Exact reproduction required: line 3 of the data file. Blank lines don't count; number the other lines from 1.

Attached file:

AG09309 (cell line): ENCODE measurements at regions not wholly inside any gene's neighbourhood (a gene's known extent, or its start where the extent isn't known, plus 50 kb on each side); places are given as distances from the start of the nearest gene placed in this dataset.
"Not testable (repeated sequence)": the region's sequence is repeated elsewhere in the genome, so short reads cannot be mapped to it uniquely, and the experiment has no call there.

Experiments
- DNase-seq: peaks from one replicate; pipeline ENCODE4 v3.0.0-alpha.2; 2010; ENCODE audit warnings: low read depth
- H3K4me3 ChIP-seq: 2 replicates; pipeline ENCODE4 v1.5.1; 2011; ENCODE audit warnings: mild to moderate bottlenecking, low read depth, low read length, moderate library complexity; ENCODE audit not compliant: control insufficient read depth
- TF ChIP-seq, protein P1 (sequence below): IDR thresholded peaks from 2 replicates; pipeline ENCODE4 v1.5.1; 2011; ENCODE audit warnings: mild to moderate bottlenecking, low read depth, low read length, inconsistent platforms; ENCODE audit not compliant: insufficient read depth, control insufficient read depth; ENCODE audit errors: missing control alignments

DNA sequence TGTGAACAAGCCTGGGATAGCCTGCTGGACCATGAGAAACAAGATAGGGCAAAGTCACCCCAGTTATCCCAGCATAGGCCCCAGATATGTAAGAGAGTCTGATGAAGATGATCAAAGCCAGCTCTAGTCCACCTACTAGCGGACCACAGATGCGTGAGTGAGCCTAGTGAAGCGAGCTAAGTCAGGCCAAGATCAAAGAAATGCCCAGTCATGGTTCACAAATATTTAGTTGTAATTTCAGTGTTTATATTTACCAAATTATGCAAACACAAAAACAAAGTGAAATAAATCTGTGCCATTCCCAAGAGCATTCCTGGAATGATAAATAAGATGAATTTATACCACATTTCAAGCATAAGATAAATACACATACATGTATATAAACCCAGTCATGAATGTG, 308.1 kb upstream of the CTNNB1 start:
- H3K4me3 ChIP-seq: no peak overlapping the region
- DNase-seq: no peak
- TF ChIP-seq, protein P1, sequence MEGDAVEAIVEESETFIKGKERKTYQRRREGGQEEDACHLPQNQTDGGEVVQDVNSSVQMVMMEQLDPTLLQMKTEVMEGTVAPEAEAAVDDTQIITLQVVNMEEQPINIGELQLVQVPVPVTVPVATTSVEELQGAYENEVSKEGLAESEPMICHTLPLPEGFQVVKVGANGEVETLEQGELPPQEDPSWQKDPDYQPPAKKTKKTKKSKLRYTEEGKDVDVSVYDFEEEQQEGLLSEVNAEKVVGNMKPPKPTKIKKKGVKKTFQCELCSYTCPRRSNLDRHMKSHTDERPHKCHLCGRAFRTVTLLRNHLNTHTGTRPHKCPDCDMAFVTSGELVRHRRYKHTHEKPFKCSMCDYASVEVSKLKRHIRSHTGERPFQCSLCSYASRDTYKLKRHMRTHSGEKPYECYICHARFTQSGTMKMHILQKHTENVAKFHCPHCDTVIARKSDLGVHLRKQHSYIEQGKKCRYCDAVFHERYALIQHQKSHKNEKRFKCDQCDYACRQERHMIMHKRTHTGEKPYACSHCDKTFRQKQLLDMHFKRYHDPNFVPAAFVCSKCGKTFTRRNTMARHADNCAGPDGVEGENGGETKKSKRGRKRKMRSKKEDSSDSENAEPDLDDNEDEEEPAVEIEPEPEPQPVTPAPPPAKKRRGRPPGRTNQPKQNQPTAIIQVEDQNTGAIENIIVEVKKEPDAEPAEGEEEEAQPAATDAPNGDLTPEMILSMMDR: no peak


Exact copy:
Experiments